Beluga whales are playful, social creatures and normally migrate, hunt, and interact in fluid groups of dozens to thousands.
Beluga whales are social creatures and normally migrate, hunt, and interact in groups. They are rarely found alone and aggregate in groups called pods or schools, most often numbering from two to several dozen animals.
Pod structures are fluid and can contain animals of the same sex and age class. They vary in structure and size seasonally, with individuals moving between specific pods. Grouping of pods is still uncertain, but age and sex seem to play a role. Male belugas most often travel in pods of 10-15 that tend to stay away from other groups. Adult females and their calves and juveniles form pods, while adult females without calves also form their own groups. Even older subadult belugas often form their own pods. Additionally, the amount of separation by age and sex between pods may be more distinct at certain times of the year, such as during migrations or selection of different feeding habitats.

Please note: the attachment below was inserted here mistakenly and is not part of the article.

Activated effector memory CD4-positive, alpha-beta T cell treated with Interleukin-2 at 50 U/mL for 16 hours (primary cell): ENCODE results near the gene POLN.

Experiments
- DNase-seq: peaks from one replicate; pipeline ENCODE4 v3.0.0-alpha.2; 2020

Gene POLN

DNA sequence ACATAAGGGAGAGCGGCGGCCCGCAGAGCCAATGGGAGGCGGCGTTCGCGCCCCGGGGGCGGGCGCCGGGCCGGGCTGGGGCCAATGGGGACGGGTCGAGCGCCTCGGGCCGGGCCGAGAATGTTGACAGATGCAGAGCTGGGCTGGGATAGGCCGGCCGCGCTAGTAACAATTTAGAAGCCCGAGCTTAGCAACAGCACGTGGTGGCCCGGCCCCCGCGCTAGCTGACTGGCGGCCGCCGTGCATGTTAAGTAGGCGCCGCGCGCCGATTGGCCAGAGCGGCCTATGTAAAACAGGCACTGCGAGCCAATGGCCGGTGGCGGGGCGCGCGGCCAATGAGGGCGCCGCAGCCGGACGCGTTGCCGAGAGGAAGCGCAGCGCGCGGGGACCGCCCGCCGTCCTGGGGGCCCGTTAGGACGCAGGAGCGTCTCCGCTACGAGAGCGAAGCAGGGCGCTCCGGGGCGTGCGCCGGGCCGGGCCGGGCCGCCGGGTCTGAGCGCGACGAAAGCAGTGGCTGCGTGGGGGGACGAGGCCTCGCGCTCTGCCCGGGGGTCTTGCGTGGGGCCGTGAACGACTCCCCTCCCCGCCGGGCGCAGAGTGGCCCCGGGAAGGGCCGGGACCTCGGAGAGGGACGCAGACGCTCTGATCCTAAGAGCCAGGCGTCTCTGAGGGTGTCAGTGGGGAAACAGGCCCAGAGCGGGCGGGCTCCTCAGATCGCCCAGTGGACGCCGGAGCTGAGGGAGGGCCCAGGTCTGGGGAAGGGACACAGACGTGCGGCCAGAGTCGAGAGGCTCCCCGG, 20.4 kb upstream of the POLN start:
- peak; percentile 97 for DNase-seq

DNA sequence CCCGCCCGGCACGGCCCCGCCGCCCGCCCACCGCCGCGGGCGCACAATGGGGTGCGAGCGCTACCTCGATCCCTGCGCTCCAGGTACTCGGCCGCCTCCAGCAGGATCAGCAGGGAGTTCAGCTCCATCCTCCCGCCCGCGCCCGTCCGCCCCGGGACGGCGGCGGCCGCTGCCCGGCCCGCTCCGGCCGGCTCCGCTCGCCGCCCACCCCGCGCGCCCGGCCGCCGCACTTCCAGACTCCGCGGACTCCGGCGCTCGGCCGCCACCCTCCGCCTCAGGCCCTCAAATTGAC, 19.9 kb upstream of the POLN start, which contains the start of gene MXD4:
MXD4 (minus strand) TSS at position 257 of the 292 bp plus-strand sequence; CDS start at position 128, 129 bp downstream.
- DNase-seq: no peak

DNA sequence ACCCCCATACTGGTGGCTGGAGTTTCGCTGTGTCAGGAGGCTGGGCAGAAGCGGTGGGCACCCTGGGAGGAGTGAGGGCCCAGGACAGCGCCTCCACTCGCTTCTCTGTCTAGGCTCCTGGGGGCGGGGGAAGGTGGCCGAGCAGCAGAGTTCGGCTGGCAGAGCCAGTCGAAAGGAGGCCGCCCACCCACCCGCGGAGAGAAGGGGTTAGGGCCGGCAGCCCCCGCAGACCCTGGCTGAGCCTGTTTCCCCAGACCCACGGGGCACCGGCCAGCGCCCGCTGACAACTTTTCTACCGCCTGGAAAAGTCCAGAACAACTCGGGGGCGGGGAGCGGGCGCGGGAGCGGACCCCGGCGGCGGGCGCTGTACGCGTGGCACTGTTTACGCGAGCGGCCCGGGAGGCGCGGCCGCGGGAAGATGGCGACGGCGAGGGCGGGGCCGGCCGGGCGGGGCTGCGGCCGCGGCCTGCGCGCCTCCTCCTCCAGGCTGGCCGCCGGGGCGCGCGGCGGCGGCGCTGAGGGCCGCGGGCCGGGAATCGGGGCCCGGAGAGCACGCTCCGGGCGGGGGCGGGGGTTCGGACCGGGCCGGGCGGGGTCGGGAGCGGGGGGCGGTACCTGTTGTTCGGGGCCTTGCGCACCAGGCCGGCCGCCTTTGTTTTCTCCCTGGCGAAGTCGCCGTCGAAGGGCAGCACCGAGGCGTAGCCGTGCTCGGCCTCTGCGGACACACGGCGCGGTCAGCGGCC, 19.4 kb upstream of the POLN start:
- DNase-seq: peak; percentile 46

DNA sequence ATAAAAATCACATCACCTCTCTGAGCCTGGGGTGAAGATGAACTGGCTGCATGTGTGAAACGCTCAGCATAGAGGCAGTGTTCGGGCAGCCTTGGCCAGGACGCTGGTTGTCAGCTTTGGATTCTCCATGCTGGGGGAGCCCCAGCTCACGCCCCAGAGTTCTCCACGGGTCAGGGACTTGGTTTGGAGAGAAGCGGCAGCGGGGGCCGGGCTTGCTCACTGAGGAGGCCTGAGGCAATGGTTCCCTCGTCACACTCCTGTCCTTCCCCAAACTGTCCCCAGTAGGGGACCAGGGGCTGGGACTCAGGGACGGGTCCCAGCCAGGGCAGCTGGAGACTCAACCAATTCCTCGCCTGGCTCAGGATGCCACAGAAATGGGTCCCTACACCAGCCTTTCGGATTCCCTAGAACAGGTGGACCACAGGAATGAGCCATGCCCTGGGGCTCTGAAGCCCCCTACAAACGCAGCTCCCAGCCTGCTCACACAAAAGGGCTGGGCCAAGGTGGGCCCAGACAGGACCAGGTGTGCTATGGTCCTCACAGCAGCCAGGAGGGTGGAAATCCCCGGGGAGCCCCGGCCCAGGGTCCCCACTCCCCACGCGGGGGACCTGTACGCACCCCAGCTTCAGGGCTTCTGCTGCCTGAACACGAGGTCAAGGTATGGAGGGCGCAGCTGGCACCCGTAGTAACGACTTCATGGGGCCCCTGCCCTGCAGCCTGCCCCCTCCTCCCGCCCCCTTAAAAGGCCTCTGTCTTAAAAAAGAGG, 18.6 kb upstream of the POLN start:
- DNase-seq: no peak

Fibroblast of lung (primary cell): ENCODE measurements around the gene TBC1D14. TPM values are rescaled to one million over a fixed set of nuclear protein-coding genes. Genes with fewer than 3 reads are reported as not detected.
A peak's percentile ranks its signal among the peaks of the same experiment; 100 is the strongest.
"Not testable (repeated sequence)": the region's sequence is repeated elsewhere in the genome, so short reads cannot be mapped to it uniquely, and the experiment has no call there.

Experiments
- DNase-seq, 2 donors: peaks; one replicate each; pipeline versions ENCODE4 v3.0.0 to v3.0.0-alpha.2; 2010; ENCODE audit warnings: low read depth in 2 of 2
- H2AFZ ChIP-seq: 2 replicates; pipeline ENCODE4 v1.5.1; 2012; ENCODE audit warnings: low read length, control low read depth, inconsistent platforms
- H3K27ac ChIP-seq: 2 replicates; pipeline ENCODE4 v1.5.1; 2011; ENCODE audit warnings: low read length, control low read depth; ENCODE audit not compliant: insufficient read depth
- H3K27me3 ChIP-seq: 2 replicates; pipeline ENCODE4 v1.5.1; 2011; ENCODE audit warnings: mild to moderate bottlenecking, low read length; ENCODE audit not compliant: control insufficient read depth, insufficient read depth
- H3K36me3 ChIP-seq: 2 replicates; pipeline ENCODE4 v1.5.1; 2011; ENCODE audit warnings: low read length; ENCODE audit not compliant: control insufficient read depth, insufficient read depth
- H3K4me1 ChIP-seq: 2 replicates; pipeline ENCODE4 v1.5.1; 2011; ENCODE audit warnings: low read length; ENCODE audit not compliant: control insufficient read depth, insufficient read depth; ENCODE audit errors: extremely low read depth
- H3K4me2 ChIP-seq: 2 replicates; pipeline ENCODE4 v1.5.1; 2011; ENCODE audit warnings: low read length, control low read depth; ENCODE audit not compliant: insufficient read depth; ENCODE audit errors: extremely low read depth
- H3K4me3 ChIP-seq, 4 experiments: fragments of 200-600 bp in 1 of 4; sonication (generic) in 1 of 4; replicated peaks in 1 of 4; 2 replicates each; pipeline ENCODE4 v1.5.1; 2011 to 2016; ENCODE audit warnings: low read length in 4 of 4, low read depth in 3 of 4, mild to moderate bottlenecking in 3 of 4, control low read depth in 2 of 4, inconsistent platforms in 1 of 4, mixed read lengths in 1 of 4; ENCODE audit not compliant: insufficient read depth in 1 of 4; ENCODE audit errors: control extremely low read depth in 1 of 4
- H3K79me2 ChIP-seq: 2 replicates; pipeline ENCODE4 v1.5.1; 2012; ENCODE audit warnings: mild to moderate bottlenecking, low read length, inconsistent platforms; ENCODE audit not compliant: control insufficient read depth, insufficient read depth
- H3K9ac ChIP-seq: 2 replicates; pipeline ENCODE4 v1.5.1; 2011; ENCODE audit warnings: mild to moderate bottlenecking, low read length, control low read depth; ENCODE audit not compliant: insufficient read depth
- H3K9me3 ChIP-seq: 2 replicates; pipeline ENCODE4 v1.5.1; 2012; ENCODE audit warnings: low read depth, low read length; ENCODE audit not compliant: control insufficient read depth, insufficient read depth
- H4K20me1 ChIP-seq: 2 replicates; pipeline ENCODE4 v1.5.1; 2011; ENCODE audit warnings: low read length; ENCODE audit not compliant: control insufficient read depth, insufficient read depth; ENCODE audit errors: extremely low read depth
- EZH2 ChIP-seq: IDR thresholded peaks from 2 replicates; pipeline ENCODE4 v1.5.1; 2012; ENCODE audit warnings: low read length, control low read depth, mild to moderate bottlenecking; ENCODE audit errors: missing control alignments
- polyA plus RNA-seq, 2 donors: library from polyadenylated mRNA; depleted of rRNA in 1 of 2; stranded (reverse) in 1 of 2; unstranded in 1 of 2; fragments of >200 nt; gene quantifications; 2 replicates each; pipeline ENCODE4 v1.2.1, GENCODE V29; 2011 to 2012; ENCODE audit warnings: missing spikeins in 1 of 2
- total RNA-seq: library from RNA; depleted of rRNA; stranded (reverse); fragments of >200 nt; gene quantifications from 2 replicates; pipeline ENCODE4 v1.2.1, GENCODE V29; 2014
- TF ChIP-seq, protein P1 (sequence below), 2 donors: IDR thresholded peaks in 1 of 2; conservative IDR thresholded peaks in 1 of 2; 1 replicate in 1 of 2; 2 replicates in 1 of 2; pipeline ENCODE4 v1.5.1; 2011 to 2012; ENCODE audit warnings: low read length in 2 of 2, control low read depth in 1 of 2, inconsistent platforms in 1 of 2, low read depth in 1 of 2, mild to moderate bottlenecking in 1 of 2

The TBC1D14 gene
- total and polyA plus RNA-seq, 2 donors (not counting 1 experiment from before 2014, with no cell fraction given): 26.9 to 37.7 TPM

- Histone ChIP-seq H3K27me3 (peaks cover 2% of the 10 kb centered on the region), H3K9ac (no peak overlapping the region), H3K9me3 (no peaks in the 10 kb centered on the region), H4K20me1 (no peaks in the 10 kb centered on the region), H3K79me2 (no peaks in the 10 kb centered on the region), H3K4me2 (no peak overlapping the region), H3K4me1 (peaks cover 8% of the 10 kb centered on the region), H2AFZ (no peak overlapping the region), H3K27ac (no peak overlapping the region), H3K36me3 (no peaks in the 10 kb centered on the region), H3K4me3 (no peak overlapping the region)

Though all living belugas belong to the same species and are generally confined to Arctic regions, they are sometimes further classified by “stocks,” or subpopulations. Stocks vary in population size, with some as small as a few hundred and others perhaps as large as 30,000 animals. The home range size of these animals is unknown.
Belugas constantly vocalize and swim around, over, and under each other. They also play with objects in the water together or by themselves. These objects are not limited to wood, plants, dead fish, and even bubbles that they’ve created.
Sources: (AMMPA, 2014, 2017; Balsiger, 2003; COSEWIC, 2004; Hobbs & Sheldon, 2008; Katona, Rough, & Richardson, 1993; Krasnova, Bel’kovich, & Chernetsky, 2006; Leatherwood, Reeves, Perrin, & Evans, 1982; Loseto, Richard, Stern, Orr, & Ferguson, 2006; Martin, 1996; O’Corry-Crowe, 2002; Paine, 1995; Williams, 2002)